You missed the key part of Suzy's post above...... "IF THEY WORKED"

Despite what you and your alternative crowd want to believe, the MD's I know want to help people....believe me there are easier ways for people bright enough to get into and through Medical School to make money....

MD's also don't get paid for writing scripts which again ruins a whole slew of alternative conspiracy theories...

IF I believed the evidence supported PRP injections for arthritis I would recommend them to all my patients...I don't believe they work and I believe they are a waste of money.....so I don't recommend them.

I have ZERO doubt my own PCP would recommend high dose Vitamin C and other supplements if he truly believed they were of benefit, fortunately he is an evidenced based physician and he and I are on the same page about medications, supplements and testing....the evidence doesn't support their use so he doesn't recommend them
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Old 03-11-2018, 03:57 PM
 
Location: Georgia, USA
21,485 posts, read 26,089,700 times
Reputation: 26435
Quote:
Originally Posted by jaminhealth View Post
Oh sure, MD's will tell their patients to go out and buy Vit C and use higher doses...go out and get grape seed ex and you will end up with a stronger immune system and make sure you are taking adequate magnesium for your heart health. Sure they tell their patients all this and more.
Where is the evidence is there, besides advertising from people who sell it, that your "grape seed ex" does what you believe it does?

Excess doses of vitamin C are excreted in the urine. That's just a waste of money. Here are the facts about vitamin C:

Vitamin C | Linus Pauling Institute | Oregon State University

The Pauling Institute recommends 400 mg per day.

And magnesium:

Magnesium | Linus Pauling Institute | Oregon State University

"Linus Pauling Institute Recommendation
The Linus Pauling Institute supports the latest RDA for magnesium intake (400-420 mg/day for men and 310-320 mg/day for women). Following the Linus Pauling Institute recommendation to take a daily multivitamin/mineral supplement may ensure an intake of at least 100 mg of magnesium/day. Few multivitamin/mineral supplements contain more than 100 mg of magnesium due to its bulk. Because magnesium is plentiful in foods, eating a varied diet that provides green vegetables, whole grains, and nuts daily should provide the rest of an individual's magnesium requirement.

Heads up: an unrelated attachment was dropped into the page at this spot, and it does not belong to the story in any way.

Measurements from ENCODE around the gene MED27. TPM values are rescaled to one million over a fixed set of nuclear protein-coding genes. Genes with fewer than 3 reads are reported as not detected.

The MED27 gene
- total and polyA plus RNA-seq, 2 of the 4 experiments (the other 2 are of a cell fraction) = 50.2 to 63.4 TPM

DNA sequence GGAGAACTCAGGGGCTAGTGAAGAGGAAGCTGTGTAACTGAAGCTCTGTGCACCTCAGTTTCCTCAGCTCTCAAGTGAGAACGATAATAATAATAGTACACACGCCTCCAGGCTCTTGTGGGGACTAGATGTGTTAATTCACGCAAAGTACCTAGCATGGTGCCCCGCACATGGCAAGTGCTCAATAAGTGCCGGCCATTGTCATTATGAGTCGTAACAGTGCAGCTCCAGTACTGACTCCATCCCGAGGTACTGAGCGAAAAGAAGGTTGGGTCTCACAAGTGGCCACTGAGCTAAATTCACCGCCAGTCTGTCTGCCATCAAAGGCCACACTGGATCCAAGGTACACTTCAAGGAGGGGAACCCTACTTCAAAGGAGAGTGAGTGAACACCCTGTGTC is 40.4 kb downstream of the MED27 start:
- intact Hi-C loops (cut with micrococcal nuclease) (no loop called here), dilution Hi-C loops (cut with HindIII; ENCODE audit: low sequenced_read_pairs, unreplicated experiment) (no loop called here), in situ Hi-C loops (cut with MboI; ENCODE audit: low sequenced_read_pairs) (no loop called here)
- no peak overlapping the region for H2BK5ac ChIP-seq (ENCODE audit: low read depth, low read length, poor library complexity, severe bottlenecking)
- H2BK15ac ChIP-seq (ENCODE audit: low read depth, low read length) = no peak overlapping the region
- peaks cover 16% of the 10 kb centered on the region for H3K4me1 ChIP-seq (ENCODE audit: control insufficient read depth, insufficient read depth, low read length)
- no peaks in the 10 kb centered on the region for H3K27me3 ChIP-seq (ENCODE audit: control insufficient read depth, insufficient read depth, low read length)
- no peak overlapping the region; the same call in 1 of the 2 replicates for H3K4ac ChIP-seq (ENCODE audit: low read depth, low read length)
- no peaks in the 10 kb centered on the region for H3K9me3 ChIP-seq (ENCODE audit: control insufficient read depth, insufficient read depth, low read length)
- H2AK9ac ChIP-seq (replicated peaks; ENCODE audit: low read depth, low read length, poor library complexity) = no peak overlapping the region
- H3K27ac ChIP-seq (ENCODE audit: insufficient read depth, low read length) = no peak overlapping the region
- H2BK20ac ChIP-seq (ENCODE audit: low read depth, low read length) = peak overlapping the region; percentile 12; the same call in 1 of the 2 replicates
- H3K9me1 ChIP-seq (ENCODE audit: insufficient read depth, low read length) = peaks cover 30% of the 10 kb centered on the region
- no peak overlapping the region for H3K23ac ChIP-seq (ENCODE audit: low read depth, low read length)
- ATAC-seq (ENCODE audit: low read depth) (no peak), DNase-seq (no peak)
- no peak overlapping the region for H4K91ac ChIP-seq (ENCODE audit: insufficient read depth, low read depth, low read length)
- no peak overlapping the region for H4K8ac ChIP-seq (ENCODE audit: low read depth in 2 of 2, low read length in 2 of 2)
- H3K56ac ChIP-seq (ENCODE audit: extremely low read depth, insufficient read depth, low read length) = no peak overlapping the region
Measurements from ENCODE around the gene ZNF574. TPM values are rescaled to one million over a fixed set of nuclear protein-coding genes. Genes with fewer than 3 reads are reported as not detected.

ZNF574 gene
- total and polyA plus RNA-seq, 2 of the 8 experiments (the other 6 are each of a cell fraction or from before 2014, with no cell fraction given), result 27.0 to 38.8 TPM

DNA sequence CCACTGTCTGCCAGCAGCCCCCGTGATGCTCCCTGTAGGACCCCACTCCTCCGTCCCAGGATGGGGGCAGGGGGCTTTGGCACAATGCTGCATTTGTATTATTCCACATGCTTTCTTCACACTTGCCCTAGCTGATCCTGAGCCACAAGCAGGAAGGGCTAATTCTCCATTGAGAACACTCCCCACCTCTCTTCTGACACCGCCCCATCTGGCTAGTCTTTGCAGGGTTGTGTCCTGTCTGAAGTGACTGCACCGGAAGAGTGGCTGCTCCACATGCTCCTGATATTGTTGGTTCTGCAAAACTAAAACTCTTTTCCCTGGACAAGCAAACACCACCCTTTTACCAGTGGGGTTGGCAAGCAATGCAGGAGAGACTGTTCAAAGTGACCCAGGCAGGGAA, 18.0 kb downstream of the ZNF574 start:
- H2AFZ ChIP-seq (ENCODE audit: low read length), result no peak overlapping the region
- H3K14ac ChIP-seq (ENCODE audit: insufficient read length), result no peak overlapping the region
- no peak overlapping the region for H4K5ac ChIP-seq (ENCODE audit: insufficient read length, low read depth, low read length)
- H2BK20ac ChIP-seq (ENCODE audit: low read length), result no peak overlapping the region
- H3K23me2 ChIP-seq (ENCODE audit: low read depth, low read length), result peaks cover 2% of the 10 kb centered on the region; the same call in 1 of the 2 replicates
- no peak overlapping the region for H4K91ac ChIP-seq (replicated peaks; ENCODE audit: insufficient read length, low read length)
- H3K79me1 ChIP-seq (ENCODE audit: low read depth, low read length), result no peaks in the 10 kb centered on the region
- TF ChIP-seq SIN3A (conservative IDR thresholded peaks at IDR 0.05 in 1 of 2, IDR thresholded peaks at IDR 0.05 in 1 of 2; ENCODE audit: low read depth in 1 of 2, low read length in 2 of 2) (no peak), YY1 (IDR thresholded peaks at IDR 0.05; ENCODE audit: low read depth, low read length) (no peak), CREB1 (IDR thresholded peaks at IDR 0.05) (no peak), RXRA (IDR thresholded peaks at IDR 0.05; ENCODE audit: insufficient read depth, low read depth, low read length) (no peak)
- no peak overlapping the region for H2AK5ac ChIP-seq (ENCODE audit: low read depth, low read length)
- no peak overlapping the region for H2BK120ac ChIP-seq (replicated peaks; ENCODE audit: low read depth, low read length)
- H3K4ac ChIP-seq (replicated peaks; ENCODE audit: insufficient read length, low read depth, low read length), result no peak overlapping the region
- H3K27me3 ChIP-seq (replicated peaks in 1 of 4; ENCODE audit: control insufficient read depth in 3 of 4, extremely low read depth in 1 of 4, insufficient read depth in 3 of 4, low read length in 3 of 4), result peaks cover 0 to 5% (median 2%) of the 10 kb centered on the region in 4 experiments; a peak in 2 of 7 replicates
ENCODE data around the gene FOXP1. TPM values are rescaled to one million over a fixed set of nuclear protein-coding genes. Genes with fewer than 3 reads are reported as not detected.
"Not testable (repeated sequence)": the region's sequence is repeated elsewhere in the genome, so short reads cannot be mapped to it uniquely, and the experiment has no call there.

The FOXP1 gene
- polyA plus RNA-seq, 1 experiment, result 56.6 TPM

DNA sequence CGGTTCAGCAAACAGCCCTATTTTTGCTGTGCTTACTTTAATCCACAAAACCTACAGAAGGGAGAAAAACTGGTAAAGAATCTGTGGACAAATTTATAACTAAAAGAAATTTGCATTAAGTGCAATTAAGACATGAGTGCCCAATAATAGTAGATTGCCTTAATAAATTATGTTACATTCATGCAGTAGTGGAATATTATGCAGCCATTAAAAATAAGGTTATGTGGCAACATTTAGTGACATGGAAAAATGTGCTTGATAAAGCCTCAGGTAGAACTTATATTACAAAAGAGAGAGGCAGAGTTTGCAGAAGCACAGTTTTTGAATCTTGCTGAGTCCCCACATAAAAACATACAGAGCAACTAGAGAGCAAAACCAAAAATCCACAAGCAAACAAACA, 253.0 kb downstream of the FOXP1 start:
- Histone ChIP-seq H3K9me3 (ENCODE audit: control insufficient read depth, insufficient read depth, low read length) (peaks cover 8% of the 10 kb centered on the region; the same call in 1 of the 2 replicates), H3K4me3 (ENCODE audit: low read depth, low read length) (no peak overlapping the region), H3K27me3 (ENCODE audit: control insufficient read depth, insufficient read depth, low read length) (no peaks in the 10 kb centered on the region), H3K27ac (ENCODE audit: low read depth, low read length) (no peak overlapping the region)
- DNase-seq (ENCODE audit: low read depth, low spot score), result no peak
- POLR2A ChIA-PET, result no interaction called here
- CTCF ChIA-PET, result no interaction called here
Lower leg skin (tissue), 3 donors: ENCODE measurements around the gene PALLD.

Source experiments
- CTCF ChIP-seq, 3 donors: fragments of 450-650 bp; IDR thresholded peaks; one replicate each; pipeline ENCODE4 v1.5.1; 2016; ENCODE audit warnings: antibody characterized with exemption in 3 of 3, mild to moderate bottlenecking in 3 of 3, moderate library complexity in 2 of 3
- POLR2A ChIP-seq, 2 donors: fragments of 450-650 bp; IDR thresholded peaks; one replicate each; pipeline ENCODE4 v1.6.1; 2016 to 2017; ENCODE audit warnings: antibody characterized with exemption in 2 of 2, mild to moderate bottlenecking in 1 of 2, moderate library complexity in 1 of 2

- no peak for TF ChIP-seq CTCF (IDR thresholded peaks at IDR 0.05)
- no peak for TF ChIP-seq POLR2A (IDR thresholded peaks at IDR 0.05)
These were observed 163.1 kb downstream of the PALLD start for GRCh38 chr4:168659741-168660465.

Older adults (>50 years)
Older adults are less likely than younger adults to consume enough magnesium to meet their needs and should therefore take care to eat magnesium-rich foods in addition to taking a multivitamin/mineral supplement daily. Since older adults are more likely to have impaired kidney function, they should avoid taking more than 350 mg/day of supplemental magnesium without medical consultation (see Safety)."
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Old 03-11-2018, 04:15 PM
 
Location: Middle of the ocean
27,448 posts, read 17,629,902 times
Reputation: 39933
Quote:
Originally Posted by jaminhealth View Post
Oh sure, MD's will tell their patients to go out and buy Vit C and use higher doses...go out and get grape seed ex and you will end up with a stronger immune system and make sure you are taking adequate magnesium for your heart health. Sure they tell their patients all this and more.

Yep, they do. My gastro recommended ginger for nausea because the Rx caused tiredness, and they showed equally effective in testing, and peppermint for abdominal cramping. My eye doctor recommended fish oil, and my RA agrees with taking that.

ALL of my doctors agree and encourage exercise and healthy eating, and consider Rx the last remedy.
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Old 03-11-2018, 04:43 PM
 
Location: Central IL